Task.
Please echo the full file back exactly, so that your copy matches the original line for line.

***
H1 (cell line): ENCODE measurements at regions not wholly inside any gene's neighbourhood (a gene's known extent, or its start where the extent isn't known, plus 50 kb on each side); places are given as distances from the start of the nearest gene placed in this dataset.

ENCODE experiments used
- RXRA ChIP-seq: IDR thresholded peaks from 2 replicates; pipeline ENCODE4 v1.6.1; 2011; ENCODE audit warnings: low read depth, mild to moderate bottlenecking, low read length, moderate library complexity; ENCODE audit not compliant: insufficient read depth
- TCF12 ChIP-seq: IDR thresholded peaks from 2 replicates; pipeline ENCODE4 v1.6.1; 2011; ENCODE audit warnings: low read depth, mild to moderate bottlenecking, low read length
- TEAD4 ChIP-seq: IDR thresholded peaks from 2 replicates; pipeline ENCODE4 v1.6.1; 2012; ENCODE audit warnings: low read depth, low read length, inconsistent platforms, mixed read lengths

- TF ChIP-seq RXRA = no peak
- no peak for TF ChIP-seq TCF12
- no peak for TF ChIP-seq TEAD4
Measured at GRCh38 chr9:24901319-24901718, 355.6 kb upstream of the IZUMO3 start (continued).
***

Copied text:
H1 (cell line): ENCODE measurements at regions not wholly inside any gene's neighbourhood (a gene's known extent, or its start where the extent isn't known, plus 50 kb on each side); places are given as distances from the start of the nearest gene placed in this dataset.

ENCODE experiments used
- RXRA ChIP-seq: IDR thresholded peaks from 2 replicates; pipeline ENCODE4 v1.6.1; 2011; ENCODE audit warnings: low read depth, mild to moderate bottlenecking, low read length, moderate library complexity; ENCODE audit not compliant: insufficient read depth
- TCF12 ChIP-seq: IDR thresholded peaks from 2 replicates; pipeline ENCODE4 v1.6.1; 2011; ENCODE audit warnings: low read depth, mild to moderate bottlenecking, low read length
- TEAD4 ChIP-seq: IDR thresholded peaks from 2 replicates; pipeline ENCODE4 v1.6.1; 2012; ENCODE audit warnings: low read depth, low read length, inconsistent platforms, mixed read lengths

- TF ChIP-seq RXRA = no peak
- no peak for TF ChIP-seq TCF12
- no peak for TF ChIP-seq TEAD4
Measured at GRCh38 chr9:24901319-24901718, 355.6 kb upstream of the IZUMO3 start (continued).